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Benign prostatic hyperplasia (BPH)

Benign prostatic hyperplasia (BPH)
Benign prostatic hyperplasia

Benign prostatic hyperplasia is a prevalent ailment among elderly men. An enlarged prostate gland can produce unpleasant urinary symptoms including blocked urine flow. Urinary tract or renal issues might occur.

Prostate gland enlargement is effectively treated with medicines, minimally invasive therapy, and surgery. Your doctor and you will discuss your symptoms, prostate size, other health issues, and preferences.



Although the diagnosis of BPH includes the enlargement of the prostate as well as the mechanical blockage of the flow of urine, there is not always a clear link between the volume of hyperplasia and the degree of symptoms. Although very enlarged prostates do not often cause symptoms, they can be a source of great discomfort in other organs that are not much enlarged.

Obstructive symptoms of Benign Prostatic Hyperplasia are distinguished from irritative symptoms, which are distinguished from each other.


Symptoms of obstructive

Urine flow that is insufficient and/or intermittent.

The force and caliber of the urine have both decreased.

Feeling that now the bladder has not been completely drained.

voiding thrice in a row (urinating for a second time within a period of 2 hours).

Dribbling after the nothingness.

When starting to urinate, there is difficulty or a delay.

Urethral retention is a common occurrence.


Symptoms of irritation

Polyuria, or the need to urinate more often, is a medical condition.

Nocturia, often known as the desire to urinate frequently during the night, is a medical condition.

Urge to urinate that comes on suddenly.

Urge urine incontinence on a regular basis.



The symptoms and medical history of the patient will be taken into consideration by the doctor. They will also perform some tests to rule out other disorders that have symptoms that are similar to the one you are experiencing, such as:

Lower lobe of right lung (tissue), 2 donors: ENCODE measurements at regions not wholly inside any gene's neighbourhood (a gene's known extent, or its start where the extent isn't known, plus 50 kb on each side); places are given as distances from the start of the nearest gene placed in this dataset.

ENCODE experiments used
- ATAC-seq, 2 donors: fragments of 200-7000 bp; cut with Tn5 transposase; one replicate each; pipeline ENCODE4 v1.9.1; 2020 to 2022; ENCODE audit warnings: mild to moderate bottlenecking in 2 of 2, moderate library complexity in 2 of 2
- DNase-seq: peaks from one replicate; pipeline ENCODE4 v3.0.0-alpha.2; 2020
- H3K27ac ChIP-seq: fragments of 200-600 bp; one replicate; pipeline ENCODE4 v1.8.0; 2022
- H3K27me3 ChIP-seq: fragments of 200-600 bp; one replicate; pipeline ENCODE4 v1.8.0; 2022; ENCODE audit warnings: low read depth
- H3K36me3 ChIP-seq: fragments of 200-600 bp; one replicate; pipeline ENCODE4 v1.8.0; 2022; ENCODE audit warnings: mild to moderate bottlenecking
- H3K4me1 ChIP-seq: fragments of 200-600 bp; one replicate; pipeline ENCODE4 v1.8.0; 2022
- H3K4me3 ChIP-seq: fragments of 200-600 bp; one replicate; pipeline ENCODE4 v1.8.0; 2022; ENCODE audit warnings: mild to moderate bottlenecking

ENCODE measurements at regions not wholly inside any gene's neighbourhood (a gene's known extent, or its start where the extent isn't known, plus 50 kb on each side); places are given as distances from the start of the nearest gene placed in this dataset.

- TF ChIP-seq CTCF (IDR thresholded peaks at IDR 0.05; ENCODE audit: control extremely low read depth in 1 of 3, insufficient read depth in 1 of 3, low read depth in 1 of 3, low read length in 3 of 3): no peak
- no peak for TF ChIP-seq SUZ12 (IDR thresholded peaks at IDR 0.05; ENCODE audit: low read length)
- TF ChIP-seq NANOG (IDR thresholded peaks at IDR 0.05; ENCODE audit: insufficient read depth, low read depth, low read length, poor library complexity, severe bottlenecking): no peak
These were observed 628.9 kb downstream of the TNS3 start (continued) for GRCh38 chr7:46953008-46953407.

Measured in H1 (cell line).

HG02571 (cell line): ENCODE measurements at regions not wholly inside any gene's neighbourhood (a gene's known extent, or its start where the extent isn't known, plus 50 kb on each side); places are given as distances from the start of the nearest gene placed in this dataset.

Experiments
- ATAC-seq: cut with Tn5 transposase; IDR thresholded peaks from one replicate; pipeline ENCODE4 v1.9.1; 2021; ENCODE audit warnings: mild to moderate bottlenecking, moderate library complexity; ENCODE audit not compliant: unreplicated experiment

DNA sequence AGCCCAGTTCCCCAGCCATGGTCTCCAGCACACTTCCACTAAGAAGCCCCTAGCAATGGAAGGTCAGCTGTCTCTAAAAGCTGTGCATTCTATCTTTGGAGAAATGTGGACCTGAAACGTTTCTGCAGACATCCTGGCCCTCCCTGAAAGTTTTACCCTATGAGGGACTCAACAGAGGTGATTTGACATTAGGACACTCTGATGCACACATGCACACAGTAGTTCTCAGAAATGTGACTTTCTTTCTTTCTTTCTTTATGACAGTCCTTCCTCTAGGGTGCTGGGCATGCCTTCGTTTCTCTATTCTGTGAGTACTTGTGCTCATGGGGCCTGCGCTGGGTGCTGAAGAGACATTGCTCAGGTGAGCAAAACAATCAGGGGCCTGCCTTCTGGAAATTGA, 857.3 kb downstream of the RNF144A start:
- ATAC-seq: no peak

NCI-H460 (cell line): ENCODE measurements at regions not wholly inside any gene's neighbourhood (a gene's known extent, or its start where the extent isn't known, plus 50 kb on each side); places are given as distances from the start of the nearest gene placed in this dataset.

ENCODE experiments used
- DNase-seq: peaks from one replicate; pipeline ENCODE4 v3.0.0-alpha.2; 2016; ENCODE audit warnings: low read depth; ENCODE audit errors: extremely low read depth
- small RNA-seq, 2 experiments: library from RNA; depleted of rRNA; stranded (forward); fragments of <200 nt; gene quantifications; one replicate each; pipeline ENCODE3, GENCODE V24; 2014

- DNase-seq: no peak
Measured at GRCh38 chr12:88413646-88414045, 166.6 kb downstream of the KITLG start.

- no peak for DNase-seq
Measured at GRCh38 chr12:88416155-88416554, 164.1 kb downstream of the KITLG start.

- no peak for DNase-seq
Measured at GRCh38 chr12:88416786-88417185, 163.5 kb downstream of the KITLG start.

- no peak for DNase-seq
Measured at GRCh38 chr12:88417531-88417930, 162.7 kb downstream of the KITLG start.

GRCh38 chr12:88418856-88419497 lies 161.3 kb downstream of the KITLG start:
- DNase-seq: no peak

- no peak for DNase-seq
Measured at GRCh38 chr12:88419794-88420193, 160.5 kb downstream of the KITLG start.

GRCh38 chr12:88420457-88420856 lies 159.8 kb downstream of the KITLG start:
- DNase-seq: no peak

• prostate cancer
  • inflammation of the prostate
  • kidney stones

BPH tests are performed.

The following are likely to be included in the tests:

Digital rectal exam: The doctor will enter a gloved finger into the rectum in order to examine the prostate’s form, size, and thickness, among other things.

Cystoscopy: The doctor will introduce a thin tube into the bladder and urethra, with a camera attached to the end, to view the inside of the bladder and urethra.

Urine tests: Infections can be ruled out with a urine test. Other urine tests measure the speed at which urine flows, the amount of urine that stays in the bladder after peeing, and the amount of pressure in the bladder, among other things.

Blood test: PSA is a molecule that is produced by the prostate gland. When the prostate enlarges, the level of PSA increases.

Ultrasound: This scan will reveal any changes in the look of the prostate that may have occurred.

In rare circumstances, a doctor may prescribe extra tests to rule out the possibility of an underlying medical issue.



Doctors are unsure why BPH occurs. The National Institute of Diabetes and Digestive and Kidney Diseases believes aging and hormonal factors may be involved.

Testosterone and estrogen balance:  Males generate testosterone and less estrogen throughout their lives. FEMALES MAKE THESE HORMONES, BUT WITH LESS TESTOLONE Males age and generate less testosterone relative to estrogen. Estrogen may cause more prostate development.

Dihydrotestosterone (DHT): DHT is another male hormone that promotes prostate growth. DHT levels can stay high even after testosterone levels diminish. Men who do not make DHT do not appear to develop BPH. This implies a relationship between DHT and BPH.


Treatment of BPH

Early detection of BPH helps avoid consequences including UTIs, kidney or bladder damage, bladder stones, and incontinence.
The therapy for BPH is dictated by the presence of these secondary processes and the patient’s level of pain.

Medical care

For mild or moderate symptoms, pharmacological therapy with alpha-blockers and alpha-reductase inhibitors can assist improve urine flow. The former relaxes the prostate muscle cells, allowing the patient to more easily and comfortably empty their bladder. The latter shrink the prostate, improving urination.

Surgical treatment

Symptoms of BPH can be relieved surgically in people who have failed to respond to treatment.
The Serrate & Ribal Institute of Urology and Andrology delivers cutting-edge procedures that increase outcomes while lowering complications:

  • Transurethral prostate resection using Bipolar plasma
  • Prostatic photo vaporization with 180W KTP GreenLight
  • Thulium laser
  • Prostate Holmium laser enucleation (HoLEP)

Special case approaches

  • Suprapubic surgery
  • Transurethral microwave thermotherapy